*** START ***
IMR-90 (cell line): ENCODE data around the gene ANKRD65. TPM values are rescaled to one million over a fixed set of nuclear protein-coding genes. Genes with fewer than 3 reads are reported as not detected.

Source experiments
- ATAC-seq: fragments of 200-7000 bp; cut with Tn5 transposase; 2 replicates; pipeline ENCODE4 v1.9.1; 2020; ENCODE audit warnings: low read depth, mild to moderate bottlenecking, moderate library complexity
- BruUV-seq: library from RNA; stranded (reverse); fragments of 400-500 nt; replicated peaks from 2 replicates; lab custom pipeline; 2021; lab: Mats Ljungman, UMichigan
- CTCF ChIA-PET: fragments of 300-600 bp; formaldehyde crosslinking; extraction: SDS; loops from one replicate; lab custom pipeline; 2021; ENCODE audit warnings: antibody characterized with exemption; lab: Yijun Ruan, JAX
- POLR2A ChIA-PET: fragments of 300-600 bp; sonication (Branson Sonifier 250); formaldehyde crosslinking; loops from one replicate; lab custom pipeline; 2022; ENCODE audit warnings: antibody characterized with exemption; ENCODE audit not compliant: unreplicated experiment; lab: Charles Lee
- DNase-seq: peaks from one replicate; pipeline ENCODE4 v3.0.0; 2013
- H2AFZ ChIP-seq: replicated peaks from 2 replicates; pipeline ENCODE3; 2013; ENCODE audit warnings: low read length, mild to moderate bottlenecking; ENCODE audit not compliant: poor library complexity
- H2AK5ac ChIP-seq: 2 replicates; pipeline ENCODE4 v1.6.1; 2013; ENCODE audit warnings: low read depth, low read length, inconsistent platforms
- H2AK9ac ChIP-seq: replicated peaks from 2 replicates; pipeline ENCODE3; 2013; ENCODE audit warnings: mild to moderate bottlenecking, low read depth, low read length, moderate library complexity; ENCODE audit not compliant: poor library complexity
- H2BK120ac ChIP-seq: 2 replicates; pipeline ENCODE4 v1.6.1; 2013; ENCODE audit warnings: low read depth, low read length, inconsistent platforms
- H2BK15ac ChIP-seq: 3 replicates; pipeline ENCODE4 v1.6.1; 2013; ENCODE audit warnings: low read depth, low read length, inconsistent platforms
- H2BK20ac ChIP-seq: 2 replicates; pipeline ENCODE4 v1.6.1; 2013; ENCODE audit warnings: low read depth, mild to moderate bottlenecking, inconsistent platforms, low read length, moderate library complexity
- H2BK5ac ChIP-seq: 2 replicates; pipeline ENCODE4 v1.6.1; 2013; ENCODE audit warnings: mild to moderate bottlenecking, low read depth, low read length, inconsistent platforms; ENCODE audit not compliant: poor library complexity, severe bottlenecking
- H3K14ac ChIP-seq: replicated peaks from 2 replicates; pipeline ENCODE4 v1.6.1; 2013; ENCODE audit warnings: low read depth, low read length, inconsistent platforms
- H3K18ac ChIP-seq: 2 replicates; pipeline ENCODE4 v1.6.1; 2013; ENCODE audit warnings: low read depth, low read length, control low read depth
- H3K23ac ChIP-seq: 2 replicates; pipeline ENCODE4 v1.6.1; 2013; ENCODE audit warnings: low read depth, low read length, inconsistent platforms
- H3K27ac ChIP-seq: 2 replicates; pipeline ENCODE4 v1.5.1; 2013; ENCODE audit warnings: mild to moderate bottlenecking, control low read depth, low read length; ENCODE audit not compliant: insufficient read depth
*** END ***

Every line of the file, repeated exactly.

IMR-90 (cell line): ENCODE data around the gene ANKRD65. TPM values are rescaled to one million over a fixed set of nuclear protein-coding genes. Genes with fewer than 3 reads are reported as not detected.

Source experiments
- ATAC-seq: fragments of 200-7000 bp; cut with Tn5 transposase; 2 replicates; pipeline ENCODE4 v1.9.1; 2020; ENCODE audit warnings: low read depth, mild to moderate bottlenecking, moderate library complexity
- BruUV-seq: library from RNA; stranded (reverse); fragments of 400-500 nt; replicated peaks from 2 replicates; lab custom pipeline; 2021; lab: Mats Ljungman, UMichigan
- CTCF ChIA-PET: fragments of 300-600 bp; formaldehyde crosslinking; extraction: SDS; loops from one replicate; lab custom pipeline; 2021; ENCODE audit warnings: antibody characterized with exemption; lab: Yijun Ruan, JAX
- POLR2A ChIA-PET: fragments of 300-600 bp; sonication (Branson Sonifier 250); formaldehyde crosslinking; loops from one replicate; lab custom pipeline; 2022; ENCODE audit warnings: antibody characterized with exemption; ENCODE audit not compliant: unreplicated experiment; lab: Charles Lee
- DNase-seq: peaks from one replicate; pipeline ENCODE4 v3.0.0; 2013
- H2AFZ ChIP-seq: replicated peaks from 2 replicates; pipeline ENCODE3; 2013; ENCODE audit warnings: low read length, mild to moderate bottlenecking; ENCODE audit not compliant: poor library complexity
- H2AK5ac ChIP-seq: 2 replicates; pipeline ENCODE4 v1.6.1; 2013; ENCODE audit warnings: low read depth, low read length, inconsistent platforms
- H2AK9ac ChIP-seq: replicated peaks from 2 replicates; pipeline ENCODE3; 2013; ENCODE audit warnings: mild to moderate bottlenecking, low read depth, low read length, moderate library complexity; ENCODE audit not compliant: poor library complexity
- H2BK120ac ChIP-seq: 2 replicates; pipeline ENCODE4 v1.6.1; 2013; ENCODE audit warnings: low read depth, low read length, inconsistent platforms
- H2BK15ac ChIP-seq: 3 replicates; pipeline ENCODE4 v1.6.1; 2013; ENCODE audit warnings: low read depth, low read length, inconsistent platforms
- H2BK20ac ChIP-seq: 2 replicates; pipeline ENCODE4 v1.6.1; 2013; ENCODE audit warnings: low read depth, mild to moderate bottlenecking, inconsistent platforms, low read length, moderate library complexity
- H2BK5ac ChIP-seq: 2 replicates; pipeline ENCODE4 v1.6.1; 2013; ENCODE audit warnings: mild to moderate bottlenecking, low read depth, low read length, inconsistent platforms; ENCODE audit not compliant: poor library complexity, severe bottlenecking
- H3K14ac ChIP-seq: replicated peaks from 2 replicates; pipeline ENCODE4 v1.6.1; 2013; ENCODE audit warnings: low read depth, low read length, inconsistent platforms
- H3K18ac ChIP-seq: 2 replicates; pipeline ENCODE4 v1.6.1; 2013; ENCODE audit warnings: low read depth, low read length, control low read depth
- H3K23ac ChIP-seq: 2 replicates; pipeline ENCODE4 v1.6.1; 2013; ENCODE audit warnings: low read depth, low read length, inconsistent platforms
- H3K27ac ChIP-seq: 2 replicates; pipeline ENCODE4 v1.5.1; 2013; ENCODE audit warnings: mild to moderate bottlenecking, control low read depth, low read length; ENCODE audit not compliant: insufficient read depth